Walking into The Loving Touch in Ferndale on a cold, dreary Thursday night, I was surprised to see, standing right in front of me, the artist whom I had come to watch. Greta Kline, the lead singer of Frankie Cosmos — one of my favorite bands — was selling her group’s merchandise, standing behind a propped-up table. No security in sight, no intra-crowd shoving or cursing to get Kline’s attention. She stood there, engaging with her fans, and we responded with equal calmness.

I found this experience surprising for many reasons. Principally, I find that we as a culture endow celebrities and artists whom we admire with certain divine attributes. We shake their hands and then do not wash that hand, as if the artist’s talent might literally rub off onto us. We configure lives for them, somewhat based on their music, but mostly upon our projections and fascinations and imaginations.

And I do not mean to distinguish myself from this culture of fanaticism. Last month, after seeing Bernie Sanders speak at UMMA, I felt viscerally saddened when I could not shake his hand. He was quickly swept behind a curtain by a big, burly security guard, and he was gone — whisked away and thrown back into the confines of my mind, where I can project fantasies and ideas about Sanders the celebrity, ignoring Sanders the human.

But Kline’s warm welcoming of her fans seemed to blur this very distinction between the celebrity and her fans. Instead, if only for a moment, she became one of us. Dressed in an oversized striped shirt, blue jeans and a simple baseball cap, Ms. Kline interacted seamlessly with the dozens of people asking for photographs. Many of these fans stood and stared in disbelief at Kline’s unequivocal generosity and welcoming attitude.

Immediately upon entering the space, I came up to her and asked if she would be in a photograph with me. She accepted, and turned to me — admittedly, I was sweating (I sweat more than anyone I’ve ever met, outside of my brother (and this is something we bond over a lot and he’s coming this weekend so if you see me feel free to empathize or to check in with us about our surely sweaty armpits and backs and faces (and do you feel the effect that this anecdote about my sweat had on you? You now feel like you know an additional element of me, the writer, Isaiah (Hi, I’m Isaiah), because I shared it with you, I said, “Hey, I can actually share more than I normally do because I trust my reader not to call me out. I trust that I can be a little bit vulnerable and playful with my reader. That’s what I think was at the core of Kline’s open welcome to her fans))). I struck a pose — and, without a hesitation, Ms. Kline stuck her tongue out and her hands up as if we were best friends — and, in that moment, I felt like we could have been! She was right there with me, in that moment, equally embracing our shared sense of silliness and playfulness.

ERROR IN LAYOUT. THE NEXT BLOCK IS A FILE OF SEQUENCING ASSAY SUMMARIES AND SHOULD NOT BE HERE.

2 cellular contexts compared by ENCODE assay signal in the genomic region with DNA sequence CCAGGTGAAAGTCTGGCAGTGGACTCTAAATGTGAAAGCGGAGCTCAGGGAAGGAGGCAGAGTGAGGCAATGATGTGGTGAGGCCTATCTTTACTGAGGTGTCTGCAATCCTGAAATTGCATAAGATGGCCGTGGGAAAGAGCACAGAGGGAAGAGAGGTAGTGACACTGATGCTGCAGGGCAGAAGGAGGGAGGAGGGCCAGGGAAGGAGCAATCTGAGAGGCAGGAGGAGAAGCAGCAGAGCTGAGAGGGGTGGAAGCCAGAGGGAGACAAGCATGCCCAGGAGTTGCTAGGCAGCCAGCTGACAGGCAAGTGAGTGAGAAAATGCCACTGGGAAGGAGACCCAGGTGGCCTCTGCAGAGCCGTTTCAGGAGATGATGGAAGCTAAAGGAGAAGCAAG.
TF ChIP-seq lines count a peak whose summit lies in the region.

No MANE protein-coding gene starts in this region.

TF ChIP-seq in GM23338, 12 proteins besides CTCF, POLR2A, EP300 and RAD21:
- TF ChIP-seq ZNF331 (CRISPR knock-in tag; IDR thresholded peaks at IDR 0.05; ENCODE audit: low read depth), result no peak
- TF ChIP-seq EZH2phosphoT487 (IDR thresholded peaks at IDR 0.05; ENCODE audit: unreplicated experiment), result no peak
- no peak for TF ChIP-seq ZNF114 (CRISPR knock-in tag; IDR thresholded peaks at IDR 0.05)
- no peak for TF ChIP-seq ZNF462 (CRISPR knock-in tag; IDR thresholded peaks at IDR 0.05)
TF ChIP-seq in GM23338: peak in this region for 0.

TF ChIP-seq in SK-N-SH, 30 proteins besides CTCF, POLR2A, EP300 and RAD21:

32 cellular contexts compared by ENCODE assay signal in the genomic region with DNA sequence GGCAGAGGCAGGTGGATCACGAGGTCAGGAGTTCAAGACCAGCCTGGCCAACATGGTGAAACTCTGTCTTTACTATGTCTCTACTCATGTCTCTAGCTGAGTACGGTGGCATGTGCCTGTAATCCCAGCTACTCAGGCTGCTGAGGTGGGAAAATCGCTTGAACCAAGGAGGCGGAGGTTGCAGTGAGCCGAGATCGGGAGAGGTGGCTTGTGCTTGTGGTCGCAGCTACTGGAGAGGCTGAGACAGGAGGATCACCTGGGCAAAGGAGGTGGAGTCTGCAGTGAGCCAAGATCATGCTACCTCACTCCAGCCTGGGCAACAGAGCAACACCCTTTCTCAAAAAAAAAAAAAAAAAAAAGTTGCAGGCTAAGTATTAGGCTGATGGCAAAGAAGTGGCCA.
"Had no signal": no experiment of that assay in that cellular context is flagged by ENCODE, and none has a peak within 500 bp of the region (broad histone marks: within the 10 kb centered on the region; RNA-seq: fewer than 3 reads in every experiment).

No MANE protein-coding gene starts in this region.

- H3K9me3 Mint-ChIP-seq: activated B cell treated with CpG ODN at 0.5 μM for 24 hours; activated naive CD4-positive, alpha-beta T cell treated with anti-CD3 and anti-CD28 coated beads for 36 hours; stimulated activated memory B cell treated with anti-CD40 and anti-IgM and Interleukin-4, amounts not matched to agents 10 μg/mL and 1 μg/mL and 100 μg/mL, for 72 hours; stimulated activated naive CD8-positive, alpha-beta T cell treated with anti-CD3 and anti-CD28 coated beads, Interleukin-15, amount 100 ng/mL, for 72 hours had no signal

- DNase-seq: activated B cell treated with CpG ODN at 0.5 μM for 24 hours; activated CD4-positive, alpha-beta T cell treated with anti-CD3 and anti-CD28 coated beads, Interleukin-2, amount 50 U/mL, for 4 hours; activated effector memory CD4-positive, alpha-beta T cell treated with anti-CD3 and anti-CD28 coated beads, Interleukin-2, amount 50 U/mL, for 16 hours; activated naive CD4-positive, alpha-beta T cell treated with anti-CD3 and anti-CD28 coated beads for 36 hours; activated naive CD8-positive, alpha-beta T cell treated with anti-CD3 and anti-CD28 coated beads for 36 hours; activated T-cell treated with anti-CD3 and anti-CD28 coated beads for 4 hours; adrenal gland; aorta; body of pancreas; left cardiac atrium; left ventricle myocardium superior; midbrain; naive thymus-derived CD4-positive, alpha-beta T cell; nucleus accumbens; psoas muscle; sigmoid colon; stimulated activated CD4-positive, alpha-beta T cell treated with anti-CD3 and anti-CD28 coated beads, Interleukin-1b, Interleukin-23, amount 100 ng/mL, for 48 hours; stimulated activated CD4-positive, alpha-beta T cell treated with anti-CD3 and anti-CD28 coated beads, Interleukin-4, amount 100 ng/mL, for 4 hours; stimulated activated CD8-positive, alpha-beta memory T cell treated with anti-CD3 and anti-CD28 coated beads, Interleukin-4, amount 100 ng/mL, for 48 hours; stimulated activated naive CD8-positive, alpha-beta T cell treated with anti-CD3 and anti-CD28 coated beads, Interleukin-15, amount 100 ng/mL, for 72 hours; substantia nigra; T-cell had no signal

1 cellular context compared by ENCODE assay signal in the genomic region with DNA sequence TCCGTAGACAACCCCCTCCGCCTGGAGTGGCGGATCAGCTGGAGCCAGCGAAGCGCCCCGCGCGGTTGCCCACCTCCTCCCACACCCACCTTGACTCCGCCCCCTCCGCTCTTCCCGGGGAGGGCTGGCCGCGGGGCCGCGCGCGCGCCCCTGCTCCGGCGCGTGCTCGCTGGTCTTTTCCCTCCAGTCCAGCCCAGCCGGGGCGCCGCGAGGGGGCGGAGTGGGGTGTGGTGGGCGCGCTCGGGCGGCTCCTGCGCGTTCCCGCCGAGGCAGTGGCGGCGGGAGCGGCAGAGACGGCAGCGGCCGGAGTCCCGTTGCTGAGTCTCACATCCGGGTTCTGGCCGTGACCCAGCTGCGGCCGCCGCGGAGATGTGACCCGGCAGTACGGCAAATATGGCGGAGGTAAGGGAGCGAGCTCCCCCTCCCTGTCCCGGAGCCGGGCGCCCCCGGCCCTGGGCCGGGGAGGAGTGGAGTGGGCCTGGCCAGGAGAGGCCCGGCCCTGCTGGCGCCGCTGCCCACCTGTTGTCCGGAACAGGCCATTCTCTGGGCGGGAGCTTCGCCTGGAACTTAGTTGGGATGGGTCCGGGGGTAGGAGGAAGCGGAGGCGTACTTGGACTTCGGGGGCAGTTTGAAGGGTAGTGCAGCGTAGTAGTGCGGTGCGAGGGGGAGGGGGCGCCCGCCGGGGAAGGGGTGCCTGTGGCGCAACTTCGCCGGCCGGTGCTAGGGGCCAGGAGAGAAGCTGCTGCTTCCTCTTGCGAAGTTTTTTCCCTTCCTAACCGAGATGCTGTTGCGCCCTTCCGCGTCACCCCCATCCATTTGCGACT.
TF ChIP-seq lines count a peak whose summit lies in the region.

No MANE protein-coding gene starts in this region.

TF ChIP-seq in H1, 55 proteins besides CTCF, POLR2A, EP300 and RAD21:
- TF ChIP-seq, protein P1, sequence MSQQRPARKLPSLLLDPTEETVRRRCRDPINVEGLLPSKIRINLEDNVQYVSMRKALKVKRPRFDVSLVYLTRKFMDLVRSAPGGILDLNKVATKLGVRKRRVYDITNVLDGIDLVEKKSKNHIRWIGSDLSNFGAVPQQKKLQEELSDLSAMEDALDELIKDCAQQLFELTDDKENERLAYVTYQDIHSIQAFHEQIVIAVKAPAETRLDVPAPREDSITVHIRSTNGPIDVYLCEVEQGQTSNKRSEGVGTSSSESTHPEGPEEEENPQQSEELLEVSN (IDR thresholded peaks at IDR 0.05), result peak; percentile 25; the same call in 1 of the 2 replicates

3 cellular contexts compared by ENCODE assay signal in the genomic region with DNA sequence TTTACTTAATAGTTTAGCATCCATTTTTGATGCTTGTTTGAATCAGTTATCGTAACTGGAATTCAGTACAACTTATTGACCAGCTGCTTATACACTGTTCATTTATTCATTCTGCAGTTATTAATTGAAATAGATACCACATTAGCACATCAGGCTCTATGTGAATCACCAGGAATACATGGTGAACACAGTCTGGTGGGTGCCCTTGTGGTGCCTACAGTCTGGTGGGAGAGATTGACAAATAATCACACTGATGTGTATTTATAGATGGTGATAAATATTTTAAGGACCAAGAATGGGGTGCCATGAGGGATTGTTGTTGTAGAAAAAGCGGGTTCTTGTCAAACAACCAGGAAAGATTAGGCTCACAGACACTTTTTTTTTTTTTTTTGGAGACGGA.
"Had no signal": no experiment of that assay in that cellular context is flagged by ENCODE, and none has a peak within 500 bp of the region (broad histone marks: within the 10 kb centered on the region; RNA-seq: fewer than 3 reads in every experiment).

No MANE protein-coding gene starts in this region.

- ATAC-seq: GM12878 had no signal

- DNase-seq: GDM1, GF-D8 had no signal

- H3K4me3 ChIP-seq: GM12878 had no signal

Eventually, the show began. Having seen Kline in this casual, playful context made me feel so much closer to her music, which deals explicitly with the narrator’s self-consciousness and anxiety. There was no longer any alienation between myself and the words and sentiments in the songs. This could be about me, this could be about any of my friends whom I’m dancing with, about any of my friends from home.

I think there’s a lesson to be learned from this experience: By fantasizing and imagining lives for celebrities, we do not, in fact, get closer to them. Instead, the conclusions at which we arrive have their footing in other assumptions that we make. And I’m not saying this sort of fanaticism is inherently wrong. Not at all. As I said, I engage in it — it’s fun to narrativize and to make characters of real-life human beings.

But I think if our goal is transparency — if our goal is to actually understand artists or celebrities for who they are — then we ought to try to break down the social barriers between fans and their idols, between public figures and their followers. We ought to have be able to interact with them in less strictly constructed settings, where they will not shy away from engaging with those who have flocked to witness them. Because in this kind of a space — one in which people engage freely and set aside the cultural currency attached to their bodies, we get a little bit closer to one another.

It takes courage. It takes both parties trusting each other not to humiliate or taunt. This is how we should regard one another by default. Just like I believe you, the reader, to be decent enough to know that I sweat, horribly, humiliatingly, disgustingly without criticizing me. My body gets exorbitantly wet. It does! And that’s OK.

Isaiah can be reached at izeavinm@umich.edu.

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